# How to Subtract Days from Dates in JavaScript

Have you ever been working on a JavaScript project and found yourself needing to subtract days from dates? You’re not alone! This is a common task in many web applications, especially those dealing with scheduling, booking, or data tracking.

Don’t worry if you’re not sure how to approach this problem. We’re about to dive into a straightforward and easy-to-understand method to do just that. With a touch of JavaScript magic, you’ll be manipulating dates like a pro in no time.

In this post, we will be looking at the following 3 ways to subtract days from dates in JavaScript:

- By using the setDate() and getDate() methods
- By using the JavaScript Date.getTime() method
- By using a third-party library such as Moment.js

Let’s explore each…

## #1 – By using the setDate() and getDate() methods

In JavaScript, you can subtract days from a date by using the setDate() and getDate() methods. This works by getting the current day of the month with getDate(), subtracting the number of days you want, and then updating the date with setDate(). For instance, subtracting 10 days from the current date would look like this:

```
var date = new Date();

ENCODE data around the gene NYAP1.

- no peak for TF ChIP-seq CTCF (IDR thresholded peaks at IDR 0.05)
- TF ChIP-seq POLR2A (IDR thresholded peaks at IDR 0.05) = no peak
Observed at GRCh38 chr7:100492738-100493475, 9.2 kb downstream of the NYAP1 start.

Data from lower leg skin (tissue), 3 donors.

date.setDate(date.getDate() - 10);
```

### How it works

This code first creates a new Date object, which defaults to the current date and time. It then gets the current day of the month (a number between 1 and 31) with getDate(). After that, it subtracts the specified number of days from this value. Finally, it updates the date to this new day of the month with setDate().

**Step 1:**The`var date = new Date();`

creates a new Date object with the current date and time.**Step 2:**`date.getDate()`

is used to get the current day of the month (a number from 1 to 31).**Step 3:**We subtract the desired number of days from the current day of the month. In the example, we subtract 10:`date.getDate() - 10`

.**Step 4:**We then set the date of the “date” object to this new value with`date.setDate()`

. This effectively subtracts the desired number of days from the original date.